There is no doubt that GDPR has forced a much-needed debate about data use. Europe’s bureaucrats have achieved the seemingly impossible task of turning data regulation into a hot topic. 
 

Fabricio Ruiz

In response to PSJunkie

From what I understand GDPR deals with regulation of technology.  I know it is already in force in Europe, however, I cannot help but wonder whether, China and the US have something similar...

China’s cybersecurity law (which took effect in June) laid out broad principles, but left key issues related to implementation and scope unresolved. The idea was that follow-on measures and standards would fill in the gaps once stakeholders sorted out their differences. The cybersecurity law is made up of six systems which together form a framework governing information and communication technology (ICT) in China. This standard belongs under the fourth system, called “personal information and important data protection system.”

Renee Benton

You dont have to be expert in a field of technology to assume that your data is being given to multiple third party consumers without your permission. The problem lays in the fact that nobody really cares, if that doesnt harm them in any case. Advertisment targeting might be strong, but I think it is just the beginning.

Dorothea Petrescu

Marlies, here is an article that discusses target advertising and its use in political campaigns.  As it turns out, ad targeting is a pretty powerful tool.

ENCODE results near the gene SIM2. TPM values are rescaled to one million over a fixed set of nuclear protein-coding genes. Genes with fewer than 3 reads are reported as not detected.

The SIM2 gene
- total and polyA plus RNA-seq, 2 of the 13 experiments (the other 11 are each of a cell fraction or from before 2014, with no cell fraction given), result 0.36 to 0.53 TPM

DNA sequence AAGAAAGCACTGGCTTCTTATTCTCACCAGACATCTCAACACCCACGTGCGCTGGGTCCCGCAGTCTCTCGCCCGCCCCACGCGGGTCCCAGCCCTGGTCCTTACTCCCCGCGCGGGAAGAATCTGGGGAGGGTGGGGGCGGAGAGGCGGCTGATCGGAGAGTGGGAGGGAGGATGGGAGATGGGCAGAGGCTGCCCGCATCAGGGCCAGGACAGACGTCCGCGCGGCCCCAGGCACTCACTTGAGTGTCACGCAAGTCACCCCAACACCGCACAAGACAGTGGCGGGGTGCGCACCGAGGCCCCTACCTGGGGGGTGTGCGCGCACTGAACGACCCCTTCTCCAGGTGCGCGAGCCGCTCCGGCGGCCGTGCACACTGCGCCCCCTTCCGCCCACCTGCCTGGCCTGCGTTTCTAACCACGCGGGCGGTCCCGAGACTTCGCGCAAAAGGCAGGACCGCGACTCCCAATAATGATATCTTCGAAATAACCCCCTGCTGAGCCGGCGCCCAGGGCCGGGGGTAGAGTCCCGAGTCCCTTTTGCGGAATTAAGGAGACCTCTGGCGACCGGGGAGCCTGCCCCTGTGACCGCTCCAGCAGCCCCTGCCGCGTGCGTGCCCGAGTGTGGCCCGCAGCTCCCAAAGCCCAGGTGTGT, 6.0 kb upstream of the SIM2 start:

Thomas Pfeiffer

As a europe citizen, I didn't notice a big improvement in any way. The facts that You lay out are correct and on point. GRPR also give us more freedom in the cyber space, but some people use this as an excuse to start a conflict.

PSJunkie

From what I understand GDPR deals with regulation of technology.  I know it is already in force in Europe, however, I cannot help but wonder whether, China and the US have something similar...

Slobodan Pavlicic

I have noticed recently that a lot of web sites have started asking for my permission to use cookies.  Does anyone know whether that may be related to GDPR in some way?

Rosanne Ostberg

Someone recently asked me what the penalties were for non-compliant companies that disregard GDPR.  In researching the topic I came across a couple of web sites that discuss those penalties: link 1, link 2, link 3.

Marlies Arend

Hi. Can you tell me how significant is target advertising and is it used by political organizations too? Thanks.

jet91

GDPR is perfect for China but not so much for Europe.


 


It is a law that is add work to the developers, without any real benefit to anyone. No one really read the 25 pages of term and conditions. It would be much more easier to warn everyone with messages like "what you do here is tracked... think about it before doing something". 


Internet is like a "video surveilled area", there is nothing to read or approve when you see a camera filming you... you know you are filmed, thats' it.